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Progress Towards a Clinically Useful Sonic Flashlight

George D. Stetten, Damion Michael Shelton, Wilson Chang, Robert Joseph Tamburo, V. Chib, Constantine Aaron Cois, Ralph Hollis, Alfred Rizzi, L. Lobes and D. Schwartzman
Conference Paper, Carnegie Mellon University, Biomedical Imaging Research Opportunities Workshop, January, 2003

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We have demonstrated a new method of displaying ultrasound images in situ within the patient, using a half-silvered mirror attached to the ultrasound transducer. The mirror reflects the ultrasound image from a flat-panel monitor (also attached to the transducer) so that the virtual image occupies its actual location within the patient. The observer sees the ultrasound image merged with a direct view of the patient. Since the merger is independent of viewer location, it generates the stereoscopic illusion that the ultrasound image is actually emitted from within the patient. Natural hand-eye coordination can be used to aim directly at the image through the patient? skin, giving an intuitive ability to guide invasive procedures such as needle biopsy or insertion of catheters. The system requires no tracking or head mounted apparatus, and several observers can share in the perception, facilitating collaboration and instruction. We believe the sonic flashlight could have a broad impact on the interventional diagnosis and treatment of disease. We review our progress to date in developing a series of prototype devices. Responding to feedback from our clinical collaborators, we have upgraded all elements of the apparatus and implemented a new generation of the system that is smaller, lighter, and more easily manipulated. Miniaturization of commercially available ultrasound scanners will, we believe, soon make possible a pocket-sized device that could be carried by the individual medical practitioner much as a stethoscope is carried today. We have improved performance as we gain a better understanding of the optical parameters of the system, and are taking advantage of recent advances in display technology. We have demonstrated in situ visualization of vasculature of the neck in a human volunteer, the anatomy of the eye in a cadaver, and the pericardial space in a live porcine heart. Our present emphasis is on developing the application of vascular line placement. In addition to the ?ull-scale?sonic flashlight described above, we aim to extend the basic concept to remote procedures at different scales, in particular to real-time in vivo tomographic microscopic imaging modalities such as optical coherence tomography (OCT) and ultrasound backscatter microscopy (USB). We have constructed a working prototype using a mechanically linked system to magnify ultrasound-guided manipulation by a factor of four, and developed plans for magnified guidance systems for epidermal and catheter-based operation. Such systems would operate in vivo by providing a robotic linkage between a miniature ?lave?effector operating in the scanned field (e.g. skin, bladder epithelium, tissue culture), and a scaled-up model or ?aster?effector held by the operator. The model effector would be visually merged with a magnified virtual image from the scanner, giving the operator, holding the model effector, the ability to interact naturally with the virtual image in real time.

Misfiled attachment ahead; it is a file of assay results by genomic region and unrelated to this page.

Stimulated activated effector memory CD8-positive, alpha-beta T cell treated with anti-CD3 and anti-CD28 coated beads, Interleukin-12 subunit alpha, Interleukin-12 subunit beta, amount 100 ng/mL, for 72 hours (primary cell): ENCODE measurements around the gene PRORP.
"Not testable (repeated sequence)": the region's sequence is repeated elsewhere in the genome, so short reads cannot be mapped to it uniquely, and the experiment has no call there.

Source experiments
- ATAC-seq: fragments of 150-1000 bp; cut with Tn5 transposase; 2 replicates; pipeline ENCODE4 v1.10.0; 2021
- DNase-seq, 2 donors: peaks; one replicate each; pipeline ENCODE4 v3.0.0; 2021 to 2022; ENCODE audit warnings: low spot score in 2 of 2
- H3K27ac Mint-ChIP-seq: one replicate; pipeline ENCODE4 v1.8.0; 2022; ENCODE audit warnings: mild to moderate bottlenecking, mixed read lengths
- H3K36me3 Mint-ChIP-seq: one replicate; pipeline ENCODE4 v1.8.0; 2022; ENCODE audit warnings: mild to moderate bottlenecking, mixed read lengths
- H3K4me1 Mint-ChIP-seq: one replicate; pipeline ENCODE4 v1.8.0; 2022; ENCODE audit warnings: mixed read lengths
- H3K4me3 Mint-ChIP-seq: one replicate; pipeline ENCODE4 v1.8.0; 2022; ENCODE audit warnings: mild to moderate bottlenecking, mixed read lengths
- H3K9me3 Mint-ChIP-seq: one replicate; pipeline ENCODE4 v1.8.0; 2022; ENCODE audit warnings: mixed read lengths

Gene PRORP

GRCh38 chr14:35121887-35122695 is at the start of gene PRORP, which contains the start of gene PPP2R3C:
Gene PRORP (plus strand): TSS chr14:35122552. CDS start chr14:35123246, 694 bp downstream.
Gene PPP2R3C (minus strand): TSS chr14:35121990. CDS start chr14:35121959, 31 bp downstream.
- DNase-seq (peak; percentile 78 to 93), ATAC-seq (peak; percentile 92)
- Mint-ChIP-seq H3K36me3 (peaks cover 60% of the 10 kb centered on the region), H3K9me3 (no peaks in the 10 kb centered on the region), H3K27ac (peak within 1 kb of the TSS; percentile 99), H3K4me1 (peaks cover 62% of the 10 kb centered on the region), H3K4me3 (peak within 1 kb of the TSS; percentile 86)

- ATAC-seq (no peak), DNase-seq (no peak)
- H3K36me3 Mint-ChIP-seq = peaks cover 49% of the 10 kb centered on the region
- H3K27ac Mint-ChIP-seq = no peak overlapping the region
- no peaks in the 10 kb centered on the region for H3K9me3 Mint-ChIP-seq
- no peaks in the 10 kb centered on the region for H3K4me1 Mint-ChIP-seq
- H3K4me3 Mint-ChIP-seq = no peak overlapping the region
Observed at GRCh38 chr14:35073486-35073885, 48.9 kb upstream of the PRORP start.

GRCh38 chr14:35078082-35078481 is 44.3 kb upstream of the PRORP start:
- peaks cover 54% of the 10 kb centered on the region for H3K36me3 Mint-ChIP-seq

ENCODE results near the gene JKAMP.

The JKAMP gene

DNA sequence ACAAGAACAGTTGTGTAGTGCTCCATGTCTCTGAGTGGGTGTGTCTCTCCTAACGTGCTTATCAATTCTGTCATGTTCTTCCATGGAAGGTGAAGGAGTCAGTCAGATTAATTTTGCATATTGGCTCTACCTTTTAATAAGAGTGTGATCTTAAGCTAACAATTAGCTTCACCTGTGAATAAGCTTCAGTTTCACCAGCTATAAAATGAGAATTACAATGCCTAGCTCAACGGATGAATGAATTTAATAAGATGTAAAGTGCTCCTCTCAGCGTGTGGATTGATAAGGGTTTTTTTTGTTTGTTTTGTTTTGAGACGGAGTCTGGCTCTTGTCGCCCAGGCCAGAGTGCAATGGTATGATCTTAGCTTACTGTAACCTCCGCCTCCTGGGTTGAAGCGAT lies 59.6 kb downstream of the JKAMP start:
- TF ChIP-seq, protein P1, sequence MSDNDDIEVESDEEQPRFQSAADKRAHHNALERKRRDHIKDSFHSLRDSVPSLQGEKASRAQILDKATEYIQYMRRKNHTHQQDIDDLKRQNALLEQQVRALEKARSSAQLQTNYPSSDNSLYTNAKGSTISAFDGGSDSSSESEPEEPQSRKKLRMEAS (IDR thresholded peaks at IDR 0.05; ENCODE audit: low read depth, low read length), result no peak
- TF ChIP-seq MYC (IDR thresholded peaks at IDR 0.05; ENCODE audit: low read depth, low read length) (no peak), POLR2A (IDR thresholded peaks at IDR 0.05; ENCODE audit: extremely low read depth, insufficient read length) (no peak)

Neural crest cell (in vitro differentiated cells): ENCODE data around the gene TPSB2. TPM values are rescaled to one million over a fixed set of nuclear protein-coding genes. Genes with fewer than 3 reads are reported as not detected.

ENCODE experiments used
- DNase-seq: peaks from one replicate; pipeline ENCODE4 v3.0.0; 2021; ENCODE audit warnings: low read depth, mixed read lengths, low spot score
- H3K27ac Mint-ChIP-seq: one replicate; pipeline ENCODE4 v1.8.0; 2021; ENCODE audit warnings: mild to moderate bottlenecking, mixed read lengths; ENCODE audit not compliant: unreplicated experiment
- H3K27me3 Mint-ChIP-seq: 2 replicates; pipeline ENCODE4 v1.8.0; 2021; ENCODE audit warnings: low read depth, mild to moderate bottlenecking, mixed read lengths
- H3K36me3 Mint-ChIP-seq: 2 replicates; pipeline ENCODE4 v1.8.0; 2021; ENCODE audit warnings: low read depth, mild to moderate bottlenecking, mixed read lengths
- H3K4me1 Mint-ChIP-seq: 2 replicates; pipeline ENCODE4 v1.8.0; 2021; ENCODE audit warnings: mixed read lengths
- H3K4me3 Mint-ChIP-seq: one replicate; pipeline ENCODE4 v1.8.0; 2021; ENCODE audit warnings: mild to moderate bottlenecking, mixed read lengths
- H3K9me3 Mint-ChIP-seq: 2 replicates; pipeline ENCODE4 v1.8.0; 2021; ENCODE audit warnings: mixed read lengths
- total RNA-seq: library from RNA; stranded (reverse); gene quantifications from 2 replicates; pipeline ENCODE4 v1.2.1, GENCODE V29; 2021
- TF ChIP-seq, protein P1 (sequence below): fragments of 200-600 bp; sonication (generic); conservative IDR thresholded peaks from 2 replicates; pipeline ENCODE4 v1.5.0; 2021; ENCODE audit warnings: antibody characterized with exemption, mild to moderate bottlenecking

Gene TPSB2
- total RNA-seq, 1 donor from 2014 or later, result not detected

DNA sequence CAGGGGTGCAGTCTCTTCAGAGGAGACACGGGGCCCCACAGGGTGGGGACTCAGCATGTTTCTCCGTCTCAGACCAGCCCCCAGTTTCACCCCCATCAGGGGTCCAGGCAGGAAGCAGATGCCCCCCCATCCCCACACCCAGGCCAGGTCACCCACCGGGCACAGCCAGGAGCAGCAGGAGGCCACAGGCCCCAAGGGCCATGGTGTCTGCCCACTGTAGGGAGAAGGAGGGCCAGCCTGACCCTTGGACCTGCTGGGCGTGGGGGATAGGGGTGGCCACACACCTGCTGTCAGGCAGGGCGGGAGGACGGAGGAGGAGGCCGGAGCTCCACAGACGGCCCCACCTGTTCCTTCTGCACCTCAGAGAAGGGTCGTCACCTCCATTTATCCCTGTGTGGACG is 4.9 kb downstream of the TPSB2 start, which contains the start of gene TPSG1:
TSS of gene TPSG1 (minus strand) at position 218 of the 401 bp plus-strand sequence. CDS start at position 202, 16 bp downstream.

BibTeX Reference
title = {Progress Towards a Clinically Useful Sonic Flashlight},
author = {George D. Stetten and Damion Michael Shelton and Wilson Chang and Robert Joseph Tamburo and V. Chib and Constantine Aaron Cois and Ralph Hollis and Alfred Rizzi and L. Lobes and D. Schwartzman},
booktitle = {Biomedical Imaging Research Opportunities Workshop},
notes = {Published in Academic Radiology, Po-topic IV-16, vol. 10, no. 8, pp. 959, August 2003},
school = {Robotics Institute , Carnegie Mellon University},
month = {January},
year = {2003},
address = {Pittsburgh, PA},